So Chris, basically you are a Google fanboi. Great. At least we know where we stand.
However it is unlikely that your proposed solution would work for Google.
1. Video hosting is a very minor issue, especially on the political agenda of a country with such serious problems elsewhere. As such no major party would make it an electoral issue. And unless they did nothing would change.
2. There are other video hosts and search engines. People would just use them and find they are just as good, and indeed often better.
3. If people wanted to use Google services they would use proxies. However the inconvenience would probably prove too much and they would revert to #2.
4. Google lives and dies on advertising revenue, they would not want to lose the revenue from even one country if they could afford it.
5. Blocking Italian users would probably be a breach of contract with their paying customers (ie advertisers) in Italy. Lawsuits would follow and Google would undoubtably lose them.
6. Google would not want to risk setting a dangerous (for Google) precedent. What if the Italians found they could cope just fine without Google (I do). When Google were prosecuted in other territories (and they already are) they would almost have to take the same action as they did in Italy. If they did those countries would not bat an eyelid having already seen what happened with Italy.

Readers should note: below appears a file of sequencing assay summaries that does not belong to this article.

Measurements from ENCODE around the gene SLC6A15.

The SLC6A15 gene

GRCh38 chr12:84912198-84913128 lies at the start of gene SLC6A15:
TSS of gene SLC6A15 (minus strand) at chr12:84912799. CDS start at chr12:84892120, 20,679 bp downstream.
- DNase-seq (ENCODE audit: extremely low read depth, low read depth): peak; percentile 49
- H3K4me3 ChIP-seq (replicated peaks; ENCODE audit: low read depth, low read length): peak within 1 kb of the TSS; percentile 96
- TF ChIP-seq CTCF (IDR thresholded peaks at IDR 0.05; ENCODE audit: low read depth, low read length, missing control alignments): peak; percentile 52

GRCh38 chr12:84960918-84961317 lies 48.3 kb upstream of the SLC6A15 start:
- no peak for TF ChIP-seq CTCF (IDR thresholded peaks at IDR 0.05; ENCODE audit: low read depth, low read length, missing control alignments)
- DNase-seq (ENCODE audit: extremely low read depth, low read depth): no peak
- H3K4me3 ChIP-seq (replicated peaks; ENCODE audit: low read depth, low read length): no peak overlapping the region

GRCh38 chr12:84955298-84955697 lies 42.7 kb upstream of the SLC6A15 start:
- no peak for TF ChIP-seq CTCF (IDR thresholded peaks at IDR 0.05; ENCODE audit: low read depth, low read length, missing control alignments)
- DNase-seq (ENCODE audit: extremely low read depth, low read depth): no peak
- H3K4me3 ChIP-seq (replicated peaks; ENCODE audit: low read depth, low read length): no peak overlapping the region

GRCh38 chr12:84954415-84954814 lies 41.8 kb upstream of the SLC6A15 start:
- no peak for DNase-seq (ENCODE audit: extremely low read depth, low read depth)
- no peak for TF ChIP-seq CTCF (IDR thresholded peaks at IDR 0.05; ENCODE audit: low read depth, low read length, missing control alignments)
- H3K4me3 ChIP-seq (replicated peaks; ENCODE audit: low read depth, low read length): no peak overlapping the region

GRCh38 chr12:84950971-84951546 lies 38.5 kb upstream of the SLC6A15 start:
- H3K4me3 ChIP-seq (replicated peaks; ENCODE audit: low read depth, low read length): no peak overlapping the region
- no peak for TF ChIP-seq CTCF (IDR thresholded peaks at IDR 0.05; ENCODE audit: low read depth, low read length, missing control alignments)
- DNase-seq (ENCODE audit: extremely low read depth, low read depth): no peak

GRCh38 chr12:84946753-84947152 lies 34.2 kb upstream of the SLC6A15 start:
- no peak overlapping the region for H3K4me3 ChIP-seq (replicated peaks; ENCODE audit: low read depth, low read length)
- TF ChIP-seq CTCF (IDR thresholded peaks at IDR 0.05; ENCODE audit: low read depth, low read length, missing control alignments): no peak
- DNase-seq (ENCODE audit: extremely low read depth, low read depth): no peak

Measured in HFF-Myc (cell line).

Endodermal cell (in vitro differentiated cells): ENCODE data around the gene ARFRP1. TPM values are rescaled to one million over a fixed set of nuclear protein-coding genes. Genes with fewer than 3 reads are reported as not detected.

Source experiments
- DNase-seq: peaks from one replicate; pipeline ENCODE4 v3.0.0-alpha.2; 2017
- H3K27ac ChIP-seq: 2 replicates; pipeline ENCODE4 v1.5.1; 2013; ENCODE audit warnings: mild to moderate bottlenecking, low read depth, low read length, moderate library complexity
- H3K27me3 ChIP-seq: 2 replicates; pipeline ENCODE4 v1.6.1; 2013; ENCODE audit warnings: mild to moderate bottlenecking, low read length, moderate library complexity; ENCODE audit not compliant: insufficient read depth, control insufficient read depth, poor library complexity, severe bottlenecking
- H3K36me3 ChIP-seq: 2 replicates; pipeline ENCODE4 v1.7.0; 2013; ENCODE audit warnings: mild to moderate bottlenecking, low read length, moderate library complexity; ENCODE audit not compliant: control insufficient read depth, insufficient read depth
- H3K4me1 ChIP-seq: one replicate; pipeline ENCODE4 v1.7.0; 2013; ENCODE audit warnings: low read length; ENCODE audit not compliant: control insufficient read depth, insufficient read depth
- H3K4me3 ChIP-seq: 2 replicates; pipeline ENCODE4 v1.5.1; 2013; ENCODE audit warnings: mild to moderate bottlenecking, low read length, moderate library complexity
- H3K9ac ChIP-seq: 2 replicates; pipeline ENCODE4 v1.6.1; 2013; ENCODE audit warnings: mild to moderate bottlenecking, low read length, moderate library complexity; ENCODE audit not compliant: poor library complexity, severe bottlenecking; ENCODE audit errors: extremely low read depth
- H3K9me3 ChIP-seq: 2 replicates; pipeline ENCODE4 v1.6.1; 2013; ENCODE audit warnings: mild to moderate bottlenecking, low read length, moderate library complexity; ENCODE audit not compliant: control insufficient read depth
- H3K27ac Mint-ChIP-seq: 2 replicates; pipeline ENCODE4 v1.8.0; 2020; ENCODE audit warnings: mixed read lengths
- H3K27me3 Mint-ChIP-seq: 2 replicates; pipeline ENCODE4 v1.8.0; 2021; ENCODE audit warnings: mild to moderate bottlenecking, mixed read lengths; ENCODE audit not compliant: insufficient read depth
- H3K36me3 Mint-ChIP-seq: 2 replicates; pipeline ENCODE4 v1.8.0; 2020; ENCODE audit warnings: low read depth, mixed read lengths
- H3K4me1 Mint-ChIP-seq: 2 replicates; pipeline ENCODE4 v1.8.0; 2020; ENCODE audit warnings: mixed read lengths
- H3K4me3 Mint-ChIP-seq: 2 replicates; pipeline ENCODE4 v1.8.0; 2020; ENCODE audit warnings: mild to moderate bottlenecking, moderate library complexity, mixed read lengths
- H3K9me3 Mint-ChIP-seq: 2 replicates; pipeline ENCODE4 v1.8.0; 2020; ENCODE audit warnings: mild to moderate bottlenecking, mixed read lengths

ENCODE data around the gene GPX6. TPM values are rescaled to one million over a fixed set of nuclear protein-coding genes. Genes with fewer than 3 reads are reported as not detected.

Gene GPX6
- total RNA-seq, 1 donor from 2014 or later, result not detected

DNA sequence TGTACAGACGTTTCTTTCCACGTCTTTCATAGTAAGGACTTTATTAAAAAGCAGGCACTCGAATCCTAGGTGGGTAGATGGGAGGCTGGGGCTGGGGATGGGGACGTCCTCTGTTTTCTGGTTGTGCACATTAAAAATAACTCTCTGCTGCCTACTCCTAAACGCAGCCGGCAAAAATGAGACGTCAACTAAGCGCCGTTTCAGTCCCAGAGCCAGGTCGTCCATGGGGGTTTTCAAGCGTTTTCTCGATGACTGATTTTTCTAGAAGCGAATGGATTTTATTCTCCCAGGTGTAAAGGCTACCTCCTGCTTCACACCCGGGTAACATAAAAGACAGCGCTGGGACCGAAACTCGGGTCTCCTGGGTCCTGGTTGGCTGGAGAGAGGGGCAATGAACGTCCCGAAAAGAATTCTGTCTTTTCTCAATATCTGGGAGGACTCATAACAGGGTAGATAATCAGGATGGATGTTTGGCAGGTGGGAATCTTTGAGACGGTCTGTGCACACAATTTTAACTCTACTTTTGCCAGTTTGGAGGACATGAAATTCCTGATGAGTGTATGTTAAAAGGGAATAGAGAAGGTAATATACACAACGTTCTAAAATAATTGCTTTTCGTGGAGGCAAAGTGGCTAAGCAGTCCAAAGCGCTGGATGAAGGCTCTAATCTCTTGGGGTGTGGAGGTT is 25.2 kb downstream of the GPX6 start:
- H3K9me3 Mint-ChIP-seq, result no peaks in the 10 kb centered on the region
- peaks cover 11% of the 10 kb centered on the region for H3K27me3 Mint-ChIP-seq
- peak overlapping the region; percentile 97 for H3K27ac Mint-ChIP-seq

7. Do you really think that trying to force a change in a wide ranging law to suit the business needs of a single company is reasonable? Do you think even Google would think that?
8. Attempting to blackmail a national government is not disimilar to an act of terrorism. How well would that fit in with Google's "do no evil" creed.
9. Acting like that would almost certainly land them in a lot of trouble in the European courts. What then block the whole of Europe?
If you do business in a country you do so by the laws of that country. I'm trying to avoid saying "when in Rome". You should check the law before you start to operate, not later. Assuming the same laws apply worldwide as in your home country is a very stupid thing to do, but it's a mistake made by many American businesses.